The New York Times publishes an op-ed on sexism in Germany:
Yet thousands of German women have taken to social media in recent days to tell a radically different story — one of daily sexism experienced by female interns who are told that “hot girls” receive special treatment or a young woman being informed that she will not get a job because she might become pregnant....
A woman who gave her name as Gudrun Lux posted about seeing her application for a job rejected because, she was told, “the boss does not want any women of childbearing age.” Another calling herself Su-Shee recounted interviewing a young male applicant who asked to see “the real boss, the man.”
Nicole Simon, 42, a social media consultant in Germany who also contributed to the debate, described the outpouring as an example of the years of pent-up frustration over episodes that are so prevalent that women learn to simply block them out.
“Consensus online seemed to be, ‘I thought I could not share these stories, but reading all the other things, I am surprised at how much I have suppressed over the years,”’ Ms. Simon said in an e-mail.
According to ministry for women and families, 58 percent of German women say they have been subject to sexual harassment, with more than 42 percent of the cases happening on the job.
In Germany, this sort of thing provokes a lot of thumb-sucking about What it All Means, and warnings that we must change our priorities, etc.
In other words, ineffectual hand-waving.
The first thing to do is separate out the serious from the not-so-serious problem. The not-so-serious problem is occasional flirtatious remarks. This is something that women can, and should, handle themselves. If you don't like a co-worker's clumsy or creepy remarks, tell him that, to his face, with increasing levels of acidulousness. You don't get as much respect in this life as you deserve, you get as much as you demand. What use was feminism if it hasn't put women into a position to set boundaries and denounce misconduct?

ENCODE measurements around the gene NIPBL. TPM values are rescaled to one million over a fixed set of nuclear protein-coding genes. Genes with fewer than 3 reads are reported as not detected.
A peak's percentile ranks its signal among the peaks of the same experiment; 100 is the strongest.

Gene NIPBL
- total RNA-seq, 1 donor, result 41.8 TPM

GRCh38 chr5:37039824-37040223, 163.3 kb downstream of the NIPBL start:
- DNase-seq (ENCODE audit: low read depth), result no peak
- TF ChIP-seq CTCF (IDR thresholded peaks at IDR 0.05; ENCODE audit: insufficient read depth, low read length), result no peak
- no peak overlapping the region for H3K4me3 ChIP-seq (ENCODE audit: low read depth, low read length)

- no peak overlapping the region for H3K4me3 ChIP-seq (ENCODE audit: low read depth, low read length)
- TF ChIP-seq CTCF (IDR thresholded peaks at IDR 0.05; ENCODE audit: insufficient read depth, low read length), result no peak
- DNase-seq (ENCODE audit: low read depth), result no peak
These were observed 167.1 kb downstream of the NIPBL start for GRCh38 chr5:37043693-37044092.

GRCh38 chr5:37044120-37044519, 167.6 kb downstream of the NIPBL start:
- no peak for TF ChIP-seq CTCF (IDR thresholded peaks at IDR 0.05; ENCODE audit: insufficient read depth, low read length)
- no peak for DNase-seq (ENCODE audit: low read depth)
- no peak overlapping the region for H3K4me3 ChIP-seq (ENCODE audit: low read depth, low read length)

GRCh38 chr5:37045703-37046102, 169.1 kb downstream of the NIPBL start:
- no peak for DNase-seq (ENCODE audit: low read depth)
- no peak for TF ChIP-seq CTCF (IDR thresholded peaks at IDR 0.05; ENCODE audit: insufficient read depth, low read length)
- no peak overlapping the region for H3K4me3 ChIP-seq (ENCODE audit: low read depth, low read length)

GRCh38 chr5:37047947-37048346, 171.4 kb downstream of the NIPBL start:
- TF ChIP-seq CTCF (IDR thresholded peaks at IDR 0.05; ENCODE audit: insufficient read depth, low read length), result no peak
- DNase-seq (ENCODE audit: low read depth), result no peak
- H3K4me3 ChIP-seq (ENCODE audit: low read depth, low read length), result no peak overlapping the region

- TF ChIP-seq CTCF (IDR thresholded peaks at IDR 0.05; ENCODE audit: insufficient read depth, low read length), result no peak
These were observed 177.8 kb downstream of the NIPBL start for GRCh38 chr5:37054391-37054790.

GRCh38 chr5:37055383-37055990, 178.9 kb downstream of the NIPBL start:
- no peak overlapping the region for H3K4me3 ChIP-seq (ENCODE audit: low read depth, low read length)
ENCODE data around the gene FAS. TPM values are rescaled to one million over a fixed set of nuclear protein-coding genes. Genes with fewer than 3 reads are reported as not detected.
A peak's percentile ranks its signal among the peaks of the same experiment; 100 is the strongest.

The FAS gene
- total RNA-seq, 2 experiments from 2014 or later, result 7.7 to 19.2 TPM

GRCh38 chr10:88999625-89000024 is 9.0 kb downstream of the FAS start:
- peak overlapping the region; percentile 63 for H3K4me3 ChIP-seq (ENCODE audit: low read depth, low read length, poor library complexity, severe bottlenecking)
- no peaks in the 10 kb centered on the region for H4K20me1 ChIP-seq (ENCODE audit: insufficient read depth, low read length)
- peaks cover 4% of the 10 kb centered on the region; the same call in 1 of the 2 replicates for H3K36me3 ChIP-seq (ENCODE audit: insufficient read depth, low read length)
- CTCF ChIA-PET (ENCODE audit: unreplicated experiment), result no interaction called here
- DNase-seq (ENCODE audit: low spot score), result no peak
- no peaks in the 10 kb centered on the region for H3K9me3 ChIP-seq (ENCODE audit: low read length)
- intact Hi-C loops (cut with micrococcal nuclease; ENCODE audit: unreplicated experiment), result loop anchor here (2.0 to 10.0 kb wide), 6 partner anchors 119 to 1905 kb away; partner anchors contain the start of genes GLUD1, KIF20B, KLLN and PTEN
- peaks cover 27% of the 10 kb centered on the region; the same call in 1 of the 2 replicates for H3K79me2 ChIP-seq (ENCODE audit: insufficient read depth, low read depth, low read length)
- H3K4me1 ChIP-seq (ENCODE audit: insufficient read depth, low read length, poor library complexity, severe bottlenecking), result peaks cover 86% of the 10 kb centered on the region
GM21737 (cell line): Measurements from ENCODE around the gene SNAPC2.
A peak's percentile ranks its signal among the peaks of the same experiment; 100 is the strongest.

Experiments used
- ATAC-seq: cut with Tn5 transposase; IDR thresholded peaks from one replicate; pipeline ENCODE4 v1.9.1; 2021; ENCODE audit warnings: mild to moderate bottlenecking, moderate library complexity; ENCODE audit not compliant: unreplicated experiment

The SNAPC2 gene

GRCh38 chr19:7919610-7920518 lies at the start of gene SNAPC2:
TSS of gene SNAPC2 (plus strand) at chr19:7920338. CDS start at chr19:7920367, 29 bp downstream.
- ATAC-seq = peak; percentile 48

The more serious problem is women being denied job opportunities or asked for sexual favors by superiors, etc. First, though, let me list the things that don't work:
- bureaucratic reports
- vague laws
- finger-wagging speeches by superiors
- waiting for a 'sea-change in social attitudes'
- sensitivity training
None of these things will change ingrained attitudes and prejudices. What will change them is meaningful, painful financial penalties and public shaming. Germany has various laws that are designed to combat pregnancy and gender discrimination, but they're toothless, and therefore little-used. If someone in a position to hire people actually tells a woman she won't get the job because she might get pregnant, that should lead to a €10,000 penalty payable by the company and a public denunciation on a government webpage. Of course, the supervisor who made the remark will probably get fired for getting his company into so much trouble. Good! That's called accountability. Of course, the actual behavior will probably still continue underground, etc. But at least it won't be openly tolerated. And there are ways of rooting out even subtle discrimination.
To get an idea of what transparency and accountability looks like, just go here, to the website of the U.S. Equal Employment Opportunity Commission, a government agency that enforces anti-discrimination laws. The agency boasts that it filed 100,000 lawsuits in 2012, and forced companies to pay $365 million in fines and compensation in 2012 alone. Also, as you can see, there is a running ticker on the webpage listing, by name, companies which have recently been forced to compensate people whom they discriminated against. It's not a perfect system, but it's certainly more effective than what Germany is doing.